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Government of British Columbia

NEWS RELEASE- For Immediate Release - April 14, 2008 - 2008OTP0087-000521

Office of the Premier

BC Housing


VANCOUVER - Premier Gordon Campbell was joined by provincial and community partners today to celebrate a $5 million funding partnership for a major expansion to Covenant House Vancouver, a shelter and resource centre for homeless youth.

"The services provided by Covenant House make a real difference in the lives of hundreds of young, at-risk British Columbians every year," said Campbell. "Transitional housing can be the turning point for homeless youth. This project will get more young people off the streets and into a secure environment while they get the help they need to plan for healthier futures."

A total provincial contribution of $4.75 million and additional funding from VANOC will allow Covenant House Vancouver to open 32 new transitional housing beds for youth, ages 16 to 22, at its Pender Street location.

"This project goes well beyond providing hot meals and warm beds for youth involved in street life," said Tom Christensen, Minister of Children and Family Development. "The Covenant House initiative provides a continuum of services for those who need it most."

"This is another major step the Province is taking to provide new and expanded support for homeless youth and those at risk of homelessness," said Rich Coleman, Minister responsible for Housing. "The province's $250 million Housing Endowment Fund supports new and innovative housing solutions, like this one, to break the cycle of homelessness."

Covenant House Vancouver provides shelter, food, clothing and counselling to over 1,400 young people each year. For homeless youth who have the opportunity to receive Covenant House support services, an estimated 65 per cent go on to live independent lives.

"Providing stable supports for young people who want to make positive changes in their lives increases self-esteem, encourages self-sufficiency and promotes safe, healthy communities," said Claude Richmond, Minister of Employment and Income Assistance.

"Covenant House is thrilled to be receiving the Province of British Columbia's support which will allow us to welcome an additional 400 young people into our shelter, thereby doubling our capacity over the next three years," said Krista Thompson, Covenant House executive director. "We applaud the Province for its commitment to the issue of homelessness and the progress being made to help those with nowhere to call home."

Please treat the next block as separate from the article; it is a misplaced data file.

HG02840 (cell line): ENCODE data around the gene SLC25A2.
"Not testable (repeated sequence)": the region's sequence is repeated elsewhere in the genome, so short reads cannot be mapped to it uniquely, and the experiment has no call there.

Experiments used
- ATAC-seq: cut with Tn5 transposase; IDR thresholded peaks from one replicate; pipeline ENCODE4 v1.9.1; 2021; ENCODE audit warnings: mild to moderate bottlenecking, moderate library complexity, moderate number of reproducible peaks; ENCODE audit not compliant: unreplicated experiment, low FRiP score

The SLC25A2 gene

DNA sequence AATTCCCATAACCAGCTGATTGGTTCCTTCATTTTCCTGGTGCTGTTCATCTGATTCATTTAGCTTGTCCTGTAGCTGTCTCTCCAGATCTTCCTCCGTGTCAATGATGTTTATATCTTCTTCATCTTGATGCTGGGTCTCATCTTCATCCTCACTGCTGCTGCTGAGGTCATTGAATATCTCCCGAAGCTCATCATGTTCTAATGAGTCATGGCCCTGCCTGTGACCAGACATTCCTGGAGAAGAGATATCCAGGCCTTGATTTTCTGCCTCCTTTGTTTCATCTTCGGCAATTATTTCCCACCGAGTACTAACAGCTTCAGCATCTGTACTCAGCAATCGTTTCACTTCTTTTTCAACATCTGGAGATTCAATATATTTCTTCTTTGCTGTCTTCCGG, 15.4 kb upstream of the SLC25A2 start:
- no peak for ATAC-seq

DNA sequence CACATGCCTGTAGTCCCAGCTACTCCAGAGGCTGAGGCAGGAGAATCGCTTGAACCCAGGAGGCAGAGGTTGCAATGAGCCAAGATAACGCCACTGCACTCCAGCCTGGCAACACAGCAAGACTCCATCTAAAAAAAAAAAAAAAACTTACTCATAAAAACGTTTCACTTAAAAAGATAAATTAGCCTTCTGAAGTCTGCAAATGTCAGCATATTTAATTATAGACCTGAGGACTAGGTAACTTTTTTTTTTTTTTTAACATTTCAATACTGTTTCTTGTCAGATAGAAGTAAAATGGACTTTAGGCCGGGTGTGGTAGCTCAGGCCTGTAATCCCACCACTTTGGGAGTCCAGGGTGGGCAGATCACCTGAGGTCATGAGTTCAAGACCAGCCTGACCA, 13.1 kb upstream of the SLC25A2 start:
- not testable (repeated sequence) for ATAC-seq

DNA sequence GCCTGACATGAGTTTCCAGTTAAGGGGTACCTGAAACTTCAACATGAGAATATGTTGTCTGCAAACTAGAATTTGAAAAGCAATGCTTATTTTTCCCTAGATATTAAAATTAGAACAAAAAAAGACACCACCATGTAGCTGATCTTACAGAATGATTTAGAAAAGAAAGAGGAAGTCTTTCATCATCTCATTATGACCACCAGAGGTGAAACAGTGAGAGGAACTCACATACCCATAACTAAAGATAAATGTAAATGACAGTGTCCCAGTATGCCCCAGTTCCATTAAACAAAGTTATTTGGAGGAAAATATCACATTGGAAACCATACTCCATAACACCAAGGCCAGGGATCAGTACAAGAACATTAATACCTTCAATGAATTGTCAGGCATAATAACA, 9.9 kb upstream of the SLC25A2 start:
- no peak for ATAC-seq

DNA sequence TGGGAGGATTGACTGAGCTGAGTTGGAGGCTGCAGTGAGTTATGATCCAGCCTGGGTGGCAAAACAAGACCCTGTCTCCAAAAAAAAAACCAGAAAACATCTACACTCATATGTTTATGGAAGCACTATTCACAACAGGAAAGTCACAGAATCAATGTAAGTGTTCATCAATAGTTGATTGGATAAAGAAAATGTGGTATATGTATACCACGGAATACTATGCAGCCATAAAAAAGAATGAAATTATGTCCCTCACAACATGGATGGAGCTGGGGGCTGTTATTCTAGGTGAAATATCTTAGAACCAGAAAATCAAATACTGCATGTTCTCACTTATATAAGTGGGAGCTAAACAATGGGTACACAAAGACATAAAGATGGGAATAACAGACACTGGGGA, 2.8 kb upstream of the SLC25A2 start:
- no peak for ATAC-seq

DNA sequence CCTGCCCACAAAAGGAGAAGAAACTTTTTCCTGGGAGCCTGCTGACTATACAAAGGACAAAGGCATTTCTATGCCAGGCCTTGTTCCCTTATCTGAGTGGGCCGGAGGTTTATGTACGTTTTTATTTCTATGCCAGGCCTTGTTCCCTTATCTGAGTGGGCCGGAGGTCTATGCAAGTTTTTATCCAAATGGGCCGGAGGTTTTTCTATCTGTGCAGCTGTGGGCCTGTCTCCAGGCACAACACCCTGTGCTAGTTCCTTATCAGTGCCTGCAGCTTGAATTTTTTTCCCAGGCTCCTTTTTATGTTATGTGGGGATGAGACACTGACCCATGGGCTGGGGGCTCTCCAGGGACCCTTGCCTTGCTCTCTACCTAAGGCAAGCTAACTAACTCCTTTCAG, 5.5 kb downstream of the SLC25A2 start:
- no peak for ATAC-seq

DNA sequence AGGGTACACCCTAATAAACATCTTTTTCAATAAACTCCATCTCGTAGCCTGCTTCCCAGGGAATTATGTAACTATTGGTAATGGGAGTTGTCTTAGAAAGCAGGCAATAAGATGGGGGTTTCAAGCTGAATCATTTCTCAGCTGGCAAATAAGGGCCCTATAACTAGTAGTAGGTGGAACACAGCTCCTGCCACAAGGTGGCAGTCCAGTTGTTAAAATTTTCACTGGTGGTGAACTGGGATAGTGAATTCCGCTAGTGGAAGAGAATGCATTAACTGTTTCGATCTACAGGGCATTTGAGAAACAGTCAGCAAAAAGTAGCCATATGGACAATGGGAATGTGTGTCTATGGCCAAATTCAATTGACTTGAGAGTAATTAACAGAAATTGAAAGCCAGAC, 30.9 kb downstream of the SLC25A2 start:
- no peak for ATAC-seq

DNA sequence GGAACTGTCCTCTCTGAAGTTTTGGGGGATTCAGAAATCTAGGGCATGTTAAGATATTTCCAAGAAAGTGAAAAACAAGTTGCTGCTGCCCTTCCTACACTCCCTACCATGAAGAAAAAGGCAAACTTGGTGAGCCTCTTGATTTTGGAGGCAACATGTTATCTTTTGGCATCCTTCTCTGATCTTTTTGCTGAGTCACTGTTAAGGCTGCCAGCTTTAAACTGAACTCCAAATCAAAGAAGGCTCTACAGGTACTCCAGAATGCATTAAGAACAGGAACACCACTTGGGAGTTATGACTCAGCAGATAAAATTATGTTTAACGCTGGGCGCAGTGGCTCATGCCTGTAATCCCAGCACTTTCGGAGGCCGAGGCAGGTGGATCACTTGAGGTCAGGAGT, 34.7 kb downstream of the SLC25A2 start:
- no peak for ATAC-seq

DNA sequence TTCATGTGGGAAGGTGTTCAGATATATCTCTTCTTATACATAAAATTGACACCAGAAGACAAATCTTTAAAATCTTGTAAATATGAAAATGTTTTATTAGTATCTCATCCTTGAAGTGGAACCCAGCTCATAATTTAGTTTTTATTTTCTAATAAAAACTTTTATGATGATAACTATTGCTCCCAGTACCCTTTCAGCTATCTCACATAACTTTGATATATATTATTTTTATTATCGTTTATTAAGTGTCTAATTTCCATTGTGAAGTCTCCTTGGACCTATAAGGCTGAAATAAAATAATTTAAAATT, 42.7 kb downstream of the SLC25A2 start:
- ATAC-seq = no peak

In addition to the 32 new transition beds, Covenant House will be able to open a communal kitchen, lounge area and additional space for programs and services.

"Vancouver 2010 is pleased to be part of such an important youth housing initiative with Covenant House," said John Furlong, chief executive officer for the Vancouver Organizing Committee for the 2010 Olympic and Paralympic Winter Games. "We have a commitment to help provide short-term housing during the Games so we are pleased we can be a part of a permanent legacy, not just a temporary solution by investing in this expansion project that will provide at-risk youth with shelter support they might need before, during and after the Games,"

Increasing affordable housing, reducing homelessness and helping those who cannot help themselves is a key agenda for the Province of British Columbia. Budget 2008 increased the amount the Province invests in affordable housing and shelters to more than $380 million a year, more than three times as much as in 2001.

Media contact:

Bridgitte Anderson

Press Secretary

Office of the Premier


2008 Federal Election


Conservatives vow to toughen youth justice act

Youth 14 and over would be named when convicted of serious crimes

CBC, September 22, 2008

Conservative Leader Stephen Harper said tougher sentences for young people who commit crimes will serve as a deterrent.

Under the Conservative leader's proposal, young people 14 and over found guilty of crimes such as manslaughter, murder or aggravated assault would face tougher sentences, and no longer have their identities protected.

The act currently forbids the release of young offenders' identities, unless the accused are found guilty and handed adult sentences.  Read More ..

Supreme Court of Canada determines if youths will be charged or sentenced as adults for crimes, not Prime Minister

Toronto Star logo

Top court, not PM, calls the tune

The Toronto Star
September 24, 2008

Prime Minister Stephen Harper can say what he wants and promise what he dares.

But when it comes to this country's laws, the Supreme Court of Canada decides what's constitutional and what's not.

This past May, the Supremes declared in a 5-4 decision that the Youth Criminal Justice Act is unconstitutional, in parts, as written: Those under age 18 cannot be sentenced as adults, nor identified, unless the Crown persuades a judge of the necessity for doing so.  Read More ..